an illustrator whose drawings have appeared on the pages of "The
New York Times Book Review," "Sports Illustrated,"
"Time," "Esquire" and other publications
for several decades before his death last September 2005, began
his career on the streets of Williamsburg.
The youngest of nine children in the Ukrainian immigrant family,
Charmatz honed his craft on the asphalt of his neighborhood streets.
"My developing years were spent drawing on the sidewalks
of Brooklyn," he told "Graphics Today" in 1979.
"Not with chalk, but broken plaster. It was always there
as much as you needed. You were limited to white, of course,
but the streets were a good dark color, especially when they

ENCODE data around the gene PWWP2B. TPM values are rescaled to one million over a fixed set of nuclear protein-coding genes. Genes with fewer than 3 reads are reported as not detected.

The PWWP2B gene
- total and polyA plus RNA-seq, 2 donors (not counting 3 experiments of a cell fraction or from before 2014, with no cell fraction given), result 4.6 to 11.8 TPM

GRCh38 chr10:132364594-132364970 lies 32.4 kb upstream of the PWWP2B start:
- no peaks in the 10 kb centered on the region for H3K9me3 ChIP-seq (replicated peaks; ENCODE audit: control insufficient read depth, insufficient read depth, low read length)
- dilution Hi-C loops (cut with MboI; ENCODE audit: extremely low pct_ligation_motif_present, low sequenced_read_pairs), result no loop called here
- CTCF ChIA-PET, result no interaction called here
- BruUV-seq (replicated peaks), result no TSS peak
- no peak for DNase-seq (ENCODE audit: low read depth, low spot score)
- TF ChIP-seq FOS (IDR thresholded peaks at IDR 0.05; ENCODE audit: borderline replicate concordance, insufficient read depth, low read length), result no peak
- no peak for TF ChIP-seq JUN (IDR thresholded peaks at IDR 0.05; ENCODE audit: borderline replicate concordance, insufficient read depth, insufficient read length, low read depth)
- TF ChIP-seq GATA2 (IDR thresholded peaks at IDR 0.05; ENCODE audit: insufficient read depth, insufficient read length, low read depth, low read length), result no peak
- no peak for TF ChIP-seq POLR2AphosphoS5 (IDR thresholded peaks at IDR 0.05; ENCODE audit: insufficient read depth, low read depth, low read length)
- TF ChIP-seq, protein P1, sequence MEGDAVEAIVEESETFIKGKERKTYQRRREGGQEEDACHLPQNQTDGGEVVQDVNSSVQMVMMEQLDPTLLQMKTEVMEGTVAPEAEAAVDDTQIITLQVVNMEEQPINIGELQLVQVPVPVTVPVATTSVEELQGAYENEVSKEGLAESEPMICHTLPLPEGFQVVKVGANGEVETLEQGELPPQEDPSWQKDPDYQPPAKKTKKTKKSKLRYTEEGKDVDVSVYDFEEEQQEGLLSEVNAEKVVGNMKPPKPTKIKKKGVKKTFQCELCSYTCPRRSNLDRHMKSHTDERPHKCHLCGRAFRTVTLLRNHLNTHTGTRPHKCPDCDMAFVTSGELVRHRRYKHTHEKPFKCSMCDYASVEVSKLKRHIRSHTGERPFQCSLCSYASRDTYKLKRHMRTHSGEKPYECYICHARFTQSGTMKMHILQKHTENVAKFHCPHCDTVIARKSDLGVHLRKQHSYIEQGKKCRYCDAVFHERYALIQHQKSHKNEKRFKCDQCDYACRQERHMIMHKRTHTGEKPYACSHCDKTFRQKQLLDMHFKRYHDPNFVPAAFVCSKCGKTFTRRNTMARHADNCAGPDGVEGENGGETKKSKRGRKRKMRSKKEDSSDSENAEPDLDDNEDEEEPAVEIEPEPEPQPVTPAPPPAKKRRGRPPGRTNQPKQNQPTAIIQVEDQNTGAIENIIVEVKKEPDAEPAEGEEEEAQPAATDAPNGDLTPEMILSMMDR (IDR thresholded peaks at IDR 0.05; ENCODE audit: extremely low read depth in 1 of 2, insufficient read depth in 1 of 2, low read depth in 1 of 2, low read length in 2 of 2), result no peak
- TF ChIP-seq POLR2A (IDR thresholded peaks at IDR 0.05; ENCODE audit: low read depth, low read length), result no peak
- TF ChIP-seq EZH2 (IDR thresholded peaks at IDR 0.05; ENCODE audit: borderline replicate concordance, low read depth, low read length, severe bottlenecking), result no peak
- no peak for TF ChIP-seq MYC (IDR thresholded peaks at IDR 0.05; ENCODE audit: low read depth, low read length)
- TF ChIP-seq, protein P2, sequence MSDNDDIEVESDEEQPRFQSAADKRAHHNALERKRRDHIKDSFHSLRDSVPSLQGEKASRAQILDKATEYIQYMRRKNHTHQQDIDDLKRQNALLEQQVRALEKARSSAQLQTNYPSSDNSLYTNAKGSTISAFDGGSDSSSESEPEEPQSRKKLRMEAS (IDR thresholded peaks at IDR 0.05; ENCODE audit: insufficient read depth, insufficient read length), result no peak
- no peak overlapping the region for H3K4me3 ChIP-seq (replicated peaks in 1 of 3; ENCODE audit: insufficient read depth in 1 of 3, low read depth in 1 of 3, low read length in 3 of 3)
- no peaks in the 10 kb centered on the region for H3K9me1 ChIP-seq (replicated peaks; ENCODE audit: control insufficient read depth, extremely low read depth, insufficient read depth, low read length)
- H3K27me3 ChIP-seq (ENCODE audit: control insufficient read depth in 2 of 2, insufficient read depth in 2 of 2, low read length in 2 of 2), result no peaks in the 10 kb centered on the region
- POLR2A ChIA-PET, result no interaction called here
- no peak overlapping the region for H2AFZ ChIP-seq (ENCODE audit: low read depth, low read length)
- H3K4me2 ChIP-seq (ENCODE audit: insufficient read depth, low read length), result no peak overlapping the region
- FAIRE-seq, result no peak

The Brooklynites he saw around him inspired Charmatz’s work and
influenced his later approach to illustrations, the artist’s
daughter Katrina Charmatz told GO Brooklyn. She will present
a short documentary at the Dec. 6 opening of "The Finish
Line," an exhibit of 50 years of her father’s work at the
Society of Illustrators in Manhattan.
The documentary, "Charmatz," edited and produced by
Katrina, features archival footage of the artist sketching in
Central Park as well as interviews with his colleagues and friends.
"The Finish Line" presents 65 of Charmatz’s famous
editorial and advertisement drawings, including "Martini
Murder" from "The New York Times Book Review"
(pictured), along with previously unseen personal pieces.
The Society of Illustrators presents "The Finish Line,"
Dec. 6-29 at 128 E. 63rd St. at Lexington Avenue in Manhattan.
The exhibit is free. Opening reception is Dec. 6, from 5:30 pm
to 8 pm. For more information, visit www.billcharmatz.com
or call (212) 838-2560.
©2006 Community News Group